In the essays Rīgas stila poētika (“Poetics of the Riga Style”) and Aivara Freimaņa laika kristāli, (“The Time Crystals of Aivars Freimanis”), a period of aesthetic, deeply Latvian, well brought up and sensitive modernist film is discussed in serious, classi­ cally analytic language. The next chapters such as, for example, Saistītu notikumu izmeklēšana (“Investigation of Related Events”), are considerably distanced from the peacefulness of fishermen’s villages and a schematic structure of analysis, taking the reader through a labyrinth of chaotic and multi­layered images for which there is no exit to be found, offering only the general direction. This particular essay, while examining Ansis Epners’ film Būris (‘Cage’, 1993) (based on the novel of the same name by Alberts Bels) and Jānis Putniņš’ film Varmācības meditācija (‘Medita­ tion on Violence’, 1993), addresses also the relationship be­ tween modernism and postmodernism in film. It differs from the rest of the text in the book with the correspondence be­ tween the author and director Putniņš, thus rendering the text more personal, and adding extra edge to the interpretation of the cinematic symbols.

The book Essays on Modernism in Latvian Film possesses two rather contradictory features. Alongside the explicitly analy­ tical studies there are also emotionally charged articles, where vivid mythological portrayals and quotations from Goethe and Thomas Mann are interwoven with investigations of a director’s creative evolution (“The Poetics of Podnieks”). The essays have been written over a relatively long period of time – the earliest is from around 2000–2001. When reading the texts in the order they were written, the changes and development in research meth­ odology applied by the author over the years becomes evident. In the earlier articles – “The Poetics of Podnieks” one already mentioned and Atvērtais logs (“The Open Window”, 2004) – there is more observation, more space for thought, whereas in the later articles written purposely for this book, for instance, “Poetics of the Riga Style”, the form of expression has become significantly more technical and ascetic, replacing the space for thought with a dense usage of quotations from film theory and a scientific analysis of the cinematic language.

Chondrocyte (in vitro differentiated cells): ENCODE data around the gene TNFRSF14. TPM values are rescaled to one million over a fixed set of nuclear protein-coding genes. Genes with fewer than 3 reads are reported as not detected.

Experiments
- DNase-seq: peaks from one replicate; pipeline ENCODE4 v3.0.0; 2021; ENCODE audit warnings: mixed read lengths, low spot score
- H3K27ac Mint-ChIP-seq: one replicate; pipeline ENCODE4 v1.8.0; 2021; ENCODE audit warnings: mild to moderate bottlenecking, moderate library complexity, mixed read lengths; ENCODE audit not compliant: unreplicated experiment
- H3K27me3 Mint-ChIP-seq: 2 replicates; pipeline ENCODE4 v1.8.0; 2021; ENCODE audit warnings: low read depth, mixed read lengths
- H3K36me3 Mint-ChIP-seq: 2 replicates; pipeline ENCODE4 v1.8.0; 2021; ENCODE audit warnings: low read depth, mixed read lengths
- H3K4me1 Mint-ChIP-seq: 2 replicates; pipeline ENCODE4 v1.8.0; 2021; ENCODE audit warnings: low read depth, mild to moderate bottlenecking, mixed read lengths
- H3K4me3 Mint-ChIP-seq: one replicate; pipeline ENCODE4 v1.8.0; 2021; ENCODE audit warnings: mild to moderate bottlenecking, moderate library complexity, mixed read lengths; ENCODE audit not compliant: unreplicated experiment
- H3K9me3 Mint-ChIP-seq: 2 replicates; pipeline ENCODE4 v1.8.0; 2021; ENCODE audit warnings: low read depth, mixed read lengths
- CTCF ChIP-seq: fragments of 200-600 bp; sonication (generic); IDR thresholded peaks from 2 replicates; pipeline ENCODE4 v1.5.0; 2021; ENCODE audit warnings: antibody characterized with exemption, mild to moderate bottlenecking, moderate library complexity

The volume concludes with a detailed study of Laila Pakalni­ ņa’s creative oeuvre. The analysis of the works of this particular director in the context of world modernist cinema was the initial intention for the book. And precisely these two essays unite and even out the rhythm of the publication. The book is introduced with essays discussing modernism, firstly as a form and then as a narrative mode, but the essays dedicated to Pakalniņa’s films: Raibā suņa paradokss (“The Paradox of the Mottled Dog”) and Marijas dzīve (“Marija’s Life”) come closest of all to the notion of a film dictionary. Inga Pērkone offers us the opportunity to get acquainted with the alphabet of Pakalniņa’s cinematic language and its basic rules, moreover, she accurately marks out the cru­ cial turning­points of these rules.

You, the great evening sun! Essays on Modernism in Latvian Film is a unique contribution to the research of Latvian film his­ tory. Besides, the elegant presentation of the book will appeal not only to experienced film enthusiasts. Also, the filmography at the end of the book can serve as an excellent source of inspira­ tion for home movie nights – of course, taking into account that only a tiny proportion of the films is available to the public.

Translation into English: Laine Kristberga

1 Adamaite, Undīne. Zelta vidusceļš juceklī – Diena, 19.03.2013
At: (accessed 22.04.2013.).